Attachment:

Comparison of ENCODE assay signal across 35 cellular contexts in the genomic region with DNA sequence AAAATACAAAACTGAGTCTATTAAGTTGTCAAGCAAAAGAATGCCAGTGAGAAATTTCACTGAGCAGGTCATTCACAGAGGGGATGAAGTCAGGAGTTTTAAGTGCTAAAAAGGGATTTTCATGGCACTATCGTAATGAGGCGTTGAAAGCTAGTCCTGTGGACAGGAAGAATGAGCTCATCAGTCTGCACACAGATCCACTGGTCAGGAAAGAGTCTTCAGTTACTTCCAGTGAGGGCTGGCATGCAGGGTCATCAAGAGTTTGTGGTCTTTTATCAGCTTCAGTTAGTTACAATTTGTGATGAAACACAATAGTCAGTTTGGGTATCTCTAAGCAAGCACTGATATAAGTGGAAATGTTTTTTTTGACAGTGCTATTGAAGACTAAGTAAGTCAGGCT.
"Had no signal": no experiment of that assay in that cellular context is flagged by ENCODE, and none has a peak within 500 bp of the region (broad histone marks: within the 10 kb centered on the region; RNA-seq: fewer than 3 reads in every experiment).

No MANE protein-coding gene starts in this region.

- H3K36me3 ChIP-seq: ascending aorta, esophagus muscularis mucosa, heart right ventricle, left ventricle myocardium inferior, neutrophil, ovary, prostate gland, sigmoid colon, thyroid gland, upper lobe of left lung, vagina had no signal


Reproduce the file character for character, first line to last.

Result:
Comparison of ENCODE assay signal across 35 cellular contexts in the genomic region with DNA sequence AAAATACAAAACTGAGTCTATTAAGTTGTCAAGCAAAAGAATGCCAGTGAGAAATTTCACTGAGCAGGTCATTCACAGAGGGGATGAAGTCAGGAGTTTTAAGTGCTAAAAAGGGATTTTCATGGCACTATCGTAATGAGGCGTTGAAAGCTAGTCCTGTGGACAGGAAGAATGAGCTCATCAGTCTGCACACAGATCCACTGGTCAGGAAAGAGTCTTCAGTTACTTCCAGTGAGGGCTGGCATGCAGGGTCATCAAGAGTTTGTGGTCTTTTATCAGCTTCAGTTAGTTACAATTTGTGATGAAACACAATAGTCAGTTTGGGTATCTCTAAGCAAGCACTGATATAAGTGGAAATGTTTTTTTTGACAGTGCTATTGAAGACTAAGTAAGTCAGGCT.
"Had no signal": no experiment of that assay in that cellular context is flagged by ENCODE, and none has a peak within 500 bp of the region (broad histone marks: within the 10 kb centered on the region; RNA-seq: fewer than 3 reads in every experiment).

No MANE protein-coding gene starts in this region.

- H3K36me3 ChIP-seq: ascending aorta, esophagus muscularis mucosa, heart right ventricle, left ventricle myocardium inferior, neutrophil, ovary, prostate gland, sigmoid colon, thyroid gland, upper lobe of left lung, vagina had no signal